With some 2.5 million inhabitants, Havana is the very heart of Cuba. The city has a rhythm all its own, halfway between the easy tempo of a sleepy tropical resort and the feverish pace of a metropolis like New York. The first thing that strikes visitors when they get to Havana is its urban character. Not a false, superficial urbanity, but one that is deeply rooted in its very walls, its way of life and its population.
Founded in 1514 under the orders of Diego Velázquez, Havana was once the third greatest city of the Americas, surpassed only by Lima and Mexico City. The city's historic centre boasts a superb architectural legacy that has led UNESCO to declare it a World Heritage Site. A veritable "gateway to the New World" for the Spanish who steered its destiny for close to 400 years, Havana was ruled with a firm hand by the United States from 1898 to 1902, following the signing of the Treaty of Paris by the Americans and the Spanish.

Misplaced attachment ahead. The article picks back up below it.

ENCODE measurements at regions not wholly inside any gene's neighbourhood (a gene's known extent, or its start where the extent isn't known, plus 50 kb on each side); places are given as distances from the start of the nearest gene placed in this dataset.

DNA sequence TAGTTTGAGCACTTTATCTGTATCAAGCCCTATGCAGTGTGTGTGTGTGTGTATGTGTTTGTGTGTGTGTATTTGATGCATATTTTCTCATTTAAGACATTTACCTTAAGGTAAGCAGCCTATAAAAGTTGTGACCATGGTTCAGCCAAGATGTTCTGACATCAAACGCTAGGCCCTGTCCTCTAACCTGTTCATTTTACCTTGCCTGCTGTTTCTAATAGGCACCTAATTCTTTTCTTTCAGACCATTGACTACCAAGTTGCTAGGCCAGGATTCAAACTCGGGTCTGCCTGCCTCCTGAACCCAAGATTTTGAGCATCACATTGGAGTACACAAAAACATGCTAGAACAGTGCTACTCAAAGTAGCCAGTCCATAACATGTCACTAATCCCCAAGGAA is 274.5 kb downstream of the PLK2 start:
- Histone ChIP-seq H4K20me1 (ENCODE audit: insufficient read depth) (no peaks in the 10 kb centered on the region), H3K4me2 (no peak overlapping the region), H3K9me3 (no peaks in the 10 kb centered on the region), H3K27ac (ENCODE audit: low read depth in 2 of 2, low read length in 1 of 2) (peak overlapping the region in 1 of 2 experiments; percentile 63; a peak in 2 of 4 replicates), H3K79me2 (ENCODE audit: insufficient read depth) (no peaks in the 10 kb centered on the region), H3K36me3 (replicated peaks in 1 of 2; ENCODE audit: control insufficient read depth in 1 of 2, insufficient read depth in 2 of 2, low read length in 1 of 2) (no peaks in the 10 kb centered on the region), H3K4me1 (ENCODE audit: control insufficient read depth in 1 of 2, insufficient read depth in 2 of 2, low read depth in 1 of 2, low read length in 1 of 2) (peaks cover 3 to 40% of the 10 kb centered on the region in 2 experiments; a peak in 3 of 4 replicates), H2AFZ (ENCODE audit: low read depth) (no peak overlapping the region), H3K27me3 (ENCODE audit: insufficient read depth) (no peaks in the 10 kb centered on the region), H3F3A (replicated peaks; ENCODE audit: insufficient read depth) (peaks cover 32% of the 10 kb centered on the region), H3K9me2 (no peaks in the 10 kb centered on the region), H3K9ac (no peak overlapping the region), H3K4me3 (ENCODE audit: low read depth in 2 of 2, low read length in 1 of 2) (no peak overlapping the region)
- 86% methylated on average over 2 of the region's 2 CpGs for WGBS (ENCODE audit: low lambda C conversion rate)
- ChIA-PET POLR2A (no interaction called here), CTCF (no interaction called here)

The Republic, which lasted until the 1950s and was indirectly governed by Washington, saw its capital city change radically under the influence of the United States, which affected everything from the lifestyle of the local residents to the city's architecture. The 1940s and 1950s brought about casinos, cabarets and nightclubs, and certain hotels found in the Vedado district provide a reminder of this controversial era during which authors Ernest Hemingway and Graham Greene both drew inspiration from the city.
Fidel Castro's ascension to power in 1959 and the establishment of a socialist system further altered the habits of local residents. The large fresco of Che Guevara that watches over the Plaza de la Revolución and the Cuban Communist Party headquarters decorated with the colours of the Revolution serve as proud reminders of the West's only socialist system and make this a resolutely unique city in the Americas.